“Because you yell at us, so you do,” Scoldion was heard again. This time, he blushed bright red but did not retreat. He even stamped his foot. Quietly, but just as well.
Other fiends watched him for a moment, nodding and whispering, but soon they started murmuring that the kid is right, listen to him, fair point. Dreamalot looked at the crowd with disbelief, his mouth opening and closing like a fish pulled out of water. He blinked. And finally, he spoke.
“Well, you’re right,” he admitted. “I yell. But look, I’m the boss. I have to yell. That’s in my job description.”
Suddenly, the room was in an uproar. All fiends screamed and screeched at the same time. Job or no job, screaming is something every fiend knows how to do from day one. Once they had shouted themselves hoarse, Scoldion spoke again, quietly and cautiously. He did not shout with the rest, so he managed to save his vocal cords for this very moment.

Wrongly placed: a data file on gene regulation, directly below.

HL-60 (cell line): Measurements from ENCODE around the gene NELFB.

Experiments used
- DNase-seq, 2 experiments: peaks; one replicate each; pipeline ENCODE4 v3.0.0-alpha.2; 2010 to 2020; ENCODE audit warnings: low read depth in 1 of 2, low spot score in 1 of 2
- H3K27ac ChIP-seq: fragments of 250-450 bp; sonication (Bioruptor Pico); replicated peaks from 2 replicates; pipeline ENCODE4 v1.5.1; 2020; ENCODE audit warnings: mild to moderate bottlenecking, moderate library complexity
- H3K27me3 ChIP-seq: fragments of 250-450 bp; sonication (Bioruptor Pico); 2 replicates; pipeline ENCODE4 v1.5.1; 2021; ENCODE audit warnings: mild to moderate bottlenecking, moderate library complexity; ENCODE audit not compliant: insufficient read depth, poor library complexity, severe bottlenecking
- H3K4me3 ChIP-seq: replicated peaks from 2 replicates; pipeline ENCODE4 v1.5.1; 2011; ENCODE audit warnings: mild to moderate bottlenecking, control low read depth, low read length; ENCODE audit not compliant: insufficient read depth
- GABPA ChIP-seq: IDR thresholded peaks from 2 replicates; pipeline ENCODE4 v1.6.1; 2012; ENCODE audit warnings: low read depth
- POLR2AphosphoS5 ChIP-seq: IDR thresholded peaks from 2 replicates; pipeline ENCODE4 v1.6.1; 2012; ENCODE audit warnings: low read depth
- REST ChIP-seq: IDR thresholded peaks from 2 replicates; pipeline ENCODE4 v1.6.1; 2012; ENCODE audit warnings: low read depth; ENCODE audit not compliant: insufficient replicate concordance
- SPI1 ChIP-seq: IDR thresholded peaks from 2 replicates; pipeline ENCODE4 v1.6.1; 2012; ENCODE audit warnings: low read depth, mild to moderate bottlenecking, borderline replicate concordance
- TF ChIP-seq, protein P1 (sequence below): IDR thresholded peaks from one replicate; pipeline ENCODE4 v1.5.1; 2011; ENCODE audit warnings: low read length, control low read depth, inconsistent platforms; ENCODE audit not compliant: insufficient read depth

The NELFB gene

“I think we need to get someone to advise us.”
“Yes! An advisor!” squawked the fiends enthusiastically. Miss Puffbutter suggested Myffke Mymmeli. Surprisingly, everyone agreed straight away, even though nobody knew her, and they all considered lubberkins (for Myffke was a lubberkin, one of those household guardian creatures, also known as a kłobuk) highly unfiendish. Perhaps everyone was too sore from yelling to bother with further disputes.
Myffke was small, but sparkling with fresh energy. She identified the source of the problem in no time, and another general assembly was called.